As the days turned into weeks and then months, the Browns head coaching search was one of many twists and turns. None were stranger than the avenue traveled in naming Pettine head coach of the Cleveland Browns.

Under the direction of team CEO Joe Banner, the Browns (Banner and Mike Lombardi) spoke with the agents for over 20 coaches from the college and professional game. The Browns spoke with the representative for Mike Pettine, the defensive coordinator of the Buffalo Bills.

A secret in the NFL doesn’t stay quiet for long and the Browns approach to finding a new head coach took on a moniker of its own – the worst job, but the best paying, because you’ll get a three year contract to work 12 months.

Banner assured the agents for candidates that the candidate selected would be one which would have security. A basis for the Browns extensive list of interest type candidates was geared to covering all the basis, not being forced into a quick decision and listen to a diverse number of candidates to learn as much as they could about the men and what their vision is in becoming a head coach.

Many agents for candidate types, identified by the Browns due to contact with the agents were not eager for their clients to jump into the fray with the Browns. Agents were apprehensive of the Browns opening.

With a new team owner in place, the Browns had just fired a head coach that was hired a year earlier. The same man that was conducting the head coach search a year ago (Joe Banner) headed the new search. Making matters worse was the speculation throughout the league that the Browns (Banner and Lombardi) were difficult to work with.

Word traveled throughout the league that the Browns basically abandoned their head coach (Rob Chudzinski). Around the league the perception was the head coach was simply that a coach, while everything football would have to have Banner’s stamp of approval.

Within the Browns organization there was a sense of disconnect between the front office and coaches and players. A source within the organization told the Fast Lane troubled brewed as early as training camp when Chudzinski wanted specific players playing, which did not fall in line of the wishes of the team CEO and general manager.

The writing was on the wall as early as September of 2013 when Banner traded RB Trent Richardson to the Indianapolis Colts for a 2014 first round draft pick. Banner made the move, his head coach and offensive coordinator (Norv Turner) disagreed with the move.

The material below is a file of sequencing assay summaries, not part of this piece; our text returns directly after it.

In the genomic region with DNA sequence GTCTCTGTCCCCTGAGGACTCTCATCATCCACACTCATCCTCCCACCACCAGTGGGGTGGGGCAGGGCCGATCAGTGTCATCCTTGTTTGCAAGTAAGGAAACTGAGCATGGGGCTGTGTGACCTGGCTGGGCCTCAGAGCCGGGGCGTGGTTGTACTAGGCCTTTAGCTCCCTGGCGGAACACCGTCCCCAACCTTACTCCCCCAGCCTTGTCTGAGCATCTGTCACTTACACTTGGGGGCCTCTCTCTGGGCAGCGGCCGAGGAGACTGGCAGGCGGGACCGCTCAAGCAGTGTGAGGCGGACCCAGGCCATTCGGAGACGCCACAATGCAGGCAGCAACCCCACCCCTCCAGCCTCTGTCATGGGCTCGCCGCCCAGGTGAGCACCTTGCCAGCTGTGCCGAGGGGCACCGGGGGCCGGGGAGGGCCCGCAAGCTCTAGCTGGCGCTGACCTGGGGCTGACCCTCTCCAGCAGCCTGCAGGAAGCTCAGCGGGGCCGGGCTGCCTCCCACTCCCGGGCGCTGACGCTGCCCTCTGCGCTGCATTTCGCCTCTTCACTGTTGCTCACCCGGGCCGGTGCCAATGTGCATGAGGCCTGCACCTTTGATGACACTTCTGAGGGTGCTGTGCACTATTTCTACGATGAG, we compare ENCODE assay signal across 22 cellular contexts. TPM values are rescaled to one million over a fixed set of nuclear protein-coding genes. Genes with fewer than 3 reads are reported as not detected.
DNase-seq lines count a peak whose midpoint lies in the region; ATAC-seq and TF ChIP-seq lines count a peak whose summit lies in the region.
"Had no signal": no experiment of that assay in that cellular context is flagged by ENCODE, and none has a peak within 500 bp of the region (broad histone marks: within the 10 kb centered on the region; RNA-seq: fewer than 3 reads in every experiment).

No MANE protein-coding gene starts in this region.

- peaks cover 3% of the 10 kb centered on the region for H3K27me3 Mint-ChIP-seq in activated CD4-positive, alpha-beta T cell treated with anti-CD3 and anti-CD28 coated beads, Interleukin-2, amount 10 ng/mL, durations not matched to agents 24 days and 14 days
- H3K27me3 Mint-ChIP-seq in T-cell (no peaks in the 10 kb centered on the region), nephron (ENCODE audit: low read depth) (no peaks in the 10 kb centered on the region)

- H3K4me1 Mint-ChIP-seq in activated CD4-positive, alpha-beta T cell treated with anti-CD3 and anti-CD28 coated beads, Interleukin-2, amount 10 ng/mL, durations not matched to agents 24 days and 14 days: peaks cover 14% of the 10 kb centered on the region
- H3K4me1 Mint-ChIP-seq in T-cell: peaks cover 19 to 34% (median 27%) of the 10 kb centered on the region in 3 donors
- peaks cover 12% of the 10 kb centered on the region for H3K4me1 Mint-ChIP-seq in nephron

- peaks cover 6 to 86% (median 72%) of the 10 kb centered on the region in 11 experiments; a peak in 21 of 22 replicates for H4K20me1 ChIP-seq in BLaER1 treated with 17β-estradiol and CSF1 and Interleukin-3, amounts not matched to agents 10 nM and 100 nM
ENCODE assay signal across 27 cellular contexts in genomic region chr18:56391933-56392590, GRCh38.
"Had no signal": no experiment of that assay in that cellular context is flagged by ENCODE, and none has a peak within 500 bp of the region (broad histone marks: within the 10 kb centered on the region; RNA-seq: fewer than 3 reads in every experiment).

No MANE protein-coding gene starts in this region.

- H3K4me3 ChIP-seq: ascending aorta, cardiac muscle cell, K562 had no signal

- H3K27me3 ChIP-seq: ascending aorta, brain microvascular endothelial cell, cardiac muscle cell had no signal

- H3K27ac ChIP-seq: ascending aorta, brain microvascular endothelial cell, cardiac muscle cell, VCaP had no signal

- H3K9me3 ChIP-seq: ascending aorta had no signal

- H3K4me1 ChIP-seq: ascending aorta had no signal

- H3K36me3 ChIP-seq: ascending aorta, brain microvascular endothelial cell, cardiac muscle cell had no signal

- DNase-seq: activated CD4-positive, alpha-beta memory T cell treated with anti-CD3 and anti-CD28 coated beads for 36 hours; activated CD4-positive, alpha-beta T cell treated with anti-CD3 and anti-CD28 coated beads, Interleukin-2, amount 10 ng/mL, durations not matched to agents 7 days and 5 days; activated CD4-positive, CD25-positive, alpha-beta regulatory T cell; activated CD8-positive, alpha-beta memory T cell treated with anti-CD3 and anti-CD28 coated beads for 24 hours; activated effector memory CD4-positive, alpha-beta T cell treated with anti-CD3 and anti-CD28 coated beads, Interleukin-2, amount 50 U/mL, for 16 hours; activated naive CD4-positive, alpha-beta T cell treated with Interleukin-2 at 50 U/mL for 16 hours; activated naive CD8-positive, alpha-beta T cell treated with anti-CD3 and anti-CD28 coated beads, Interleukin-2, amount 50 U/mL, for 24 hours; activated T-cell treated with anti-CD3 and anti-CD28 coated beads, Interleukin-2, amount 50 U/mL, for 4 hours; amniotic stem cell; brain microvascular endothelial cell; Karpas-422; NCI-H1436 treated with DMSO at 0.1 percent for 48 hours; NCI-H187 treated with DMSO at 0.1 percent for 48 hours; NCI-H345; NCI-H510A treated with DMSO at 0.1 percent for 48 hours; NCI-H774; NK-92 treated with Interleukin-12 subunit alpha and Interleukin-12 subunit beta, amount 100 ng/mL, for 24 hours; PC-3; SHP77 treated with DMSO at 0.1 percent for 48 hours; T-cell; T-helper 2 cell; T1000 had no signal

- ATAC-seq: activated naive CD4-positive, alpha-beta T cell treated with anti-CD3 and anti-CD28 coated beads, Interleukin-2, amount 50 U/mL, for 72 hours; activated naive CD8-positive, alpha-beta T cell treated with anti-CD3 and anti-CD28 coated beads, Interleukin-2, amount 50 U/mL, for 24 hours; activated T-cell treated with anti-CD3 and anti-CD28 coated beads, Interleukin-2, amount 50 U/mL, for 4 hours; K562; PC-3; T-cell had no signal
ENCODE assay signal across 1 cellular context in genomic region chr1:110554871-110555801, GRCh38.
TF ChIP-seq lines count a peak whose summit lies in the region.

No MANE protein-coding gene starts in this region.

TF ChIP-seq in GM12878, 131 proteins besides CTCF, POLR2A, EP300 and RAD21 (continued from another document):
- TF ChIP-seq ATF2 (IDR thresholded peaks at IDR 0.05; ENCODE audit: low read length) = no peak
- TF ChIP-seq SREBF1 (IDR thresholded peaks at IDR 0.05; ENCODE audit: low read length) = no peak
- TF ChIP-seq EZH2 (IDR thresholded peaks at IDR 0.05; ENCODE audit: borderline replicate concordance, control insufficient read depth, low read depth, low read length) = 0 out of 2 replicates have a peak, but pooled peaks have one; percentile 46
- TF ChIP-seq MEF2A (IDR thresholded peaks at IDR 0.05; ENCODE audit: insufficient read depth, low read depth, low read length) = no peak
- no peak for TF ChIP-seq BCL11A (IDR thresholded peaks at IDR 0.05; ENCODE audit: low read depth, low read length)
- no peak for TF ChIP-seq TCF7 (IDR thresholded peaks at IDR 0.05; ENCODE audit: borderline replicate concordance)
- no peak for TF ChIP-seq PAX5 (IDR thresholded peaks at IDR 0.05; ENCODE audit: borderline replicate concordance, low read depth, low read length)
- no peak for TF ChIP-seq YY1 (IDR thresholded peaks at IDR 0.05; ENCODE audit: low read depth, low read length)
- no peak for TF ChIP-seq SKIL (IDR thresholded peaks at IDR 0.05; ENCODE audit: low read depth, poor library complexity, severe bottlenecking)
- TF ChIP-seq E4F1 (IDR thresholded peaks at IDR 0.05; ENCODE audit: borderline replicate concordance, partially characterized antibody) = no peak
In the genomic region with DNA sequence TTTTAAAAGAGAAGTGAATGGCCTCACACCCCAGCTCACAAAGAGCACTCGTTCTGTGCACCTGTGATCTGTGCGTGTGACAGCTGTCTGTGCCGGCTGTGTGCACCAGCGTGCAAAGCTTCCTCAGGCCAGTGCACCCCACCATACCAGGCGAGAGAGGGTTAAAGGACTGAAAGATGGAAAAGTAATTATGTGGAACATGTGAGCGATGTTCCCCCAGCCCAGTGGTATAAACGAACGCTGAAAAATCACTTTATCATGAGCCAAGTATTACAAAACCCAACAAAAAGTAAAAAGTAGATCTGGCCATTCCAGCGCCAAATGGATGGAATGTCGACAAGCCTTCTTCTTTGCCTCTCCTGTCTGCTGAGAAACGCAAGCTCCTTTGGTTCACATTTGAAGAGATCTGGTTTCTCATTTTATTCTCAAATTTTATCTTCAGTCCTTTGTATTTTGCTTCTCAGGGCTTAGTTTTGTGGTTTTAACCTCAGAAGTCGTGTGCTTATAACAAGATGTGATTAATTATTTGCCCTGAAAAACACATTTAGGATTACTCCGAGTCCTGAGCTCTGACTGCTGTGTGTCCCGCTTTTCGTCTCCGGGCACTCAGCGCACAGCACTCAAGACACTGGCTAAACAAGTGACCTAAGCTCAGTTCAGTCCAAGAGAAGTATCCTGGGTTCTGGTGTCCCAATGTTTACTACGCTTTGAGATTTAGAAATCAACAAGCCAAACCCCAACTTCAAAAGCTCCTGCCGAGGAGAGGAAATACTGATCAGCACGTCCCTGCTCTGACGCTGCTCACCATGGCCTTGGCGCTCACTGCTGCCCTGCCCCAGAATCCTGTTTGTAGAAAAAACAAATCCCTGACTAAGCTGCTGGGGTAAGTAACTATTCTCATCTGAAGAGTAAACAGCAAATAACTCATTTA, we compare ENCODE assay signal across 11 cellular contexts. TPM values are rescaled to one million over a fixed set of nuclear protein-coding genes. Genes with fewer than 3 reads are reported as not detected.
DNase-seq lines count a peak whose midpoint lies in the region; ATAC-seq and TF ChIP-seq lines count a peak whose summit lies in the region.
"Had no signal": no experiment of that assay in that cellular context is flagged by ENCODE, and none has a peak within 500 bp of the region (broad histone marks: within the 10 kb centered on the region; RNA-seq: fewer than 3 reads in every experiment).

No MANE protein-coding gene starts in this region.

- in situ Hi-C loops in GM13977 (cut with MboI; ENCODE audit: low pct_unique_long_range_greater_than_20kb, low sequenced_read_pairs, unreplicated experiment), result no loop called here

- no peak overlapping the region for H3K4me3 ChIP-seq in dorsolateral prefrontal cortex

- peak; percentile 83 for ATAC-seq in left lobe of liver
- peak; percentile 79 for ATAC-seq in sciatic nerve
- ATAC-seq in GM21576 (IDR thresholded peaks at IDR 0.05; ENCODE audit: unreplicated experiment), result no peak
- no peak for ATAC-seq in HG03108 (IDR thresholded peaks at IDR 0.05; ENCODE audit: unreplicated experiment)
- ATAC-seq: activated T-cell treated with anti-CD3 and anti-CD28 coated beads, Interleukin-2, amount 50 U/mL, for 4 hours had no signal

At the end of the day, Chudzinski was fired following a 4-12 season in which the belief was the Browns were looking to develop the roster in the 2013 season and head into 2014 with a wealth of young talent and draft picks.

The Browns 2013 season was one which candidates for the Browns opening quietly expressed reservations about the position after interviewing with the Browns brass. The hammer hit the nail when Ken Whisenhut interviewed for the head coach position.

Just a year ago Whisenhut interviewed for the position that went to Chudzinski. Whisenhut was turned off by the manner which Banner discussed the Browns position as well as the game of football. Following the interview, Whisenhut wasn’t shedding a tear or expecting a return call from Banner, the two men did not have a warm and fuzzy meeting.

Later it was said by one privy to the talks that Whisenhut thought Banner was a businessman masquerading as a football guy.

In the second go around for Whisenhut, Banner again came off as an abrasive character and Whisenhut simply laid out his belief in what winning football is and allegedly noted that you have to have continuity to win and that’s been the problem in Cleveland.

During the process candidates bowed out without talking to the Browns, others simply noted they interviewed and left it as that – saying little to nothing.

Many in the process believed the Browns coaching search had become a dog and pony show. Others believed the general manager wanted New England offensive coordinator Josh McDaniels to be the head coach, while others believed the CEO wanted Seattle defensive coordinator Dan Quinn for the job.